This section ends with the last chord sustaining and fading out as the next part of the track comes in.
Intro / 3:28 - 4:21
In this section, the tempo increases and finally attains the BPM it will keep for the rest of the piece, while the orchestral ensemble fades away altogether. We hear the percussive shakers still present throughout. At this point, the lead synth has a rounder mid-frequency focus giving the sound a tamer and cleaner feel. We also hear a hollow pad layer in the background that sounds like the wind blowing.
A reverse cymbal swells in with a percussive hit introducing the kick for the first time in the track. The kick comes in with most of the low end filtered out. Sixteen bars in, the low end of the kick opens up and stabilizes the main groove. This section ends with an upswell leading the track to the first drop.
First Drop / 4:22 - 5:05
This is where the sub of the kick opens up, a technique used a lot in progressive/underground music. We have a kick and a bassline driving the groove. A plucky arpeggiated lead with synth chords in the background is progressively building in the track. We hear a swell adding movement to the track. A clap and a hi-hat are added as the filter on the lead opens up. Brighter high frequencies are heard coming into the forefront of the track. This part ends with a swell leading up to the break section.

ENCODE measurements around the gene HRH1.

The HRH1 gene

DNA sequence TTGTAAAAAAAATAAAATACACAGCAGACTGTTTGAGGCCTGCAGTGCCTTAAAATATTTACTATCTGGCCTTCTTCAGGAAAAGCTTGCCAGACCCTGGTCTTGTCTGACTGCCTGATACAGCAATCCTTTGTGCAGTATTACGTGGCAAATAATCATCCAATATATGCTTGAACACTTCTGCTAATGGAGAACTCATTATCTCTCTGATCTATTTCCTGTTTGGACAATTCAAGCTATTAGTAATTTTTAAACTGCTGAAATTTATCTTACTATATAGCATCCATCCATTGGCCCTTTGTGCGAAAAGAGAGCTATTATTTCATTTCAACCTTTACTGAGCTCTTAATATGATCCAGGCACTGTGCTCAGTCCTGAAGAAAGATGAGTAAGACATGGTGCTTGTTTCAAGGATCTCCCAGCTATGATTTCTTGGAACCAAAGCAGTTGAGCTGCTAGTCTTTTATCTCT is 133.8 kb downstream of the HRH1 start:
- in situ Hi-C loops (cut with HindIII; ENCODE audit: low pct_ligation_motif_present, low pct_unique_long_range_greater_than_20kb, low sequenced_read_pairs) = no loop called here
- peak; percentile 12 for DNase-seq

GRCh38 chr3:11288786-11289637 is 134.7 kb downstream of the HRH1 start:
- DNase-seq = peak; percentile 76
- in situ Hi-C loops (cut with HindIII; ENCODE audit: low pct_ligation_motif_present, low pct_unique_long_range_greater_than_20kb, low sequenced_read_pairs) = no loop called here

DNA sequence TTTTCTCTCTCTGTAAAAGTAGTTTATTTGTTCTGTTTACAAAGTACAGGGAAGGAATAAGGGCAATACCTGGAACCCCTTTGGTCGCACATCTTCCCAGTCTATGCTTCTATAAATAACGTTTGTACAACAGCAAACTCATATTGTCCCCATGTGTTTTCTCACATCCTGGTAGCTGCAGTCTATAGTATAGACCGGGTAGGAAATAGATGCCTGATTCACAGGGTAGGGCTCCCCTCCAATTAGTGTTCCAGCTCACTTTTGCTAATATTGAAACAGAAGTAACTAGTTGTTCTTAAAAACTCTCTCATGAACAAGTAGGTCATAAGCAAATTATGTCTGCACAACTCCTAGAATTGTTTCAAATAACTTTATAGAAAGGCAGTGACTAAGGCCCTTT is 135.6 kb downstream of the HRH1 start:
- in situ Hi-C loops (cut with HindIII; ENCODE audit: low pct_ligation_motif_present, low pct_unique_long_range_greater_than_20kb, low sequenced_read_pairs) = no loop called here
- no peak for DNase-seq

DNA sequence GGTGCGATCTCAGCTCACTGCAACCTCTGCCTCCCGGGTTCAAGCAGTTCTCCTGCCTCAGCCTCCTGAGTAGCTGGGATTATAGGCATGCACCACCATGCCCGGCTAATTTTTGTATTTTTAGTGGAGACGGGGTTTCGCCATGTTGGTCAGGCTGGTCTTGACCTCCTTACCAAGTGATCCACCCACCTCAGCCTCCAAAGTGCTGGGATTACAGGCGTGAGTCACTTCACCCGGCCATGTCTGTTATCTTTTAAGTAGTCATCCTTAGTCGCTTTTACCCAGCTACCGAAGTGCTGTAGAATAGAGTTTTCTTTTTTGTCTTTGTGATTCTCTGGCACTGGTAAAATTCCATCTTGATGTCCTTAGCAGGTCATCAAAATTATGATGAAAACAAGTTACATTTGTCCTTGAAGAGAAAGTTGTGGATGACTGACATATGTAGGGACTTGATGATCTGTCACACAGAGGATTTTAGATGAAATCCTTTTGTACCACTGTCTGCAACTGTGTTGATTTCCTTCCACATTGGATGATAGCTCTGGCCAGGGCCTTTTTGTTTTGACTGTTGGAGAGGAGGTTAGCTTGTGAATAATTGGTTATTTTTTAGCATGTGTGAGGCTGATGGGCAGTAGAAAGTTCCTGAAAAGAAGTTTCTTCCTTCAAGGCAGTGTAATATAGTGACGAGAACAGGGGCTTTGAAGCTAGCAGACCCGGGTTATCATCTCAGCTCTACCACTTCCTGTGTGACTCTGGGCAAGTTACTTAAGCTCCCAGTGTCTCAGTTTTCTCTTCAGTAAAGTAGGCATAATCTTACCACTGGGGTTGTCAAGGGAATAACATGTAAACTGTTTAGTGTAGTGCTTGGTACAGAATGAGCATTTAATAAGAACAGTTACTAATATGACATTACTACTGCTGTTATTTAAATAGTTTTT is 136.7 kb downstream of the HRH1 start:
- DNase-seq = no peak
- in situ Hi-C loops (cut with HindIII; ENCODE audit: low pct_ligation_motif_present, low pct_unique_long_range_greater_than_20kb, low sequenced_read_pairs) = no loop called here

Break / 5:06 - 6:44
The kick is removed in the break. We hear the chords and the lead present in the forefront of the mix. The low pass filter on both of these sounds progressively closes while reverb and delay are added. This is where the lead fully opens up. It becomes the focus of the track while we hear a delay and a reverb on it. The filter on this lead opens up again. An underlying synth melody starts building as its reverb becomes wetter. This adds movement to the part. We hear a percussive hollow hit that builds tension leading into the next section of the track. A swell lead is introduced with a Pryda snare bringing us straight to the main drop.
Main Drop / 6:45 - 8:14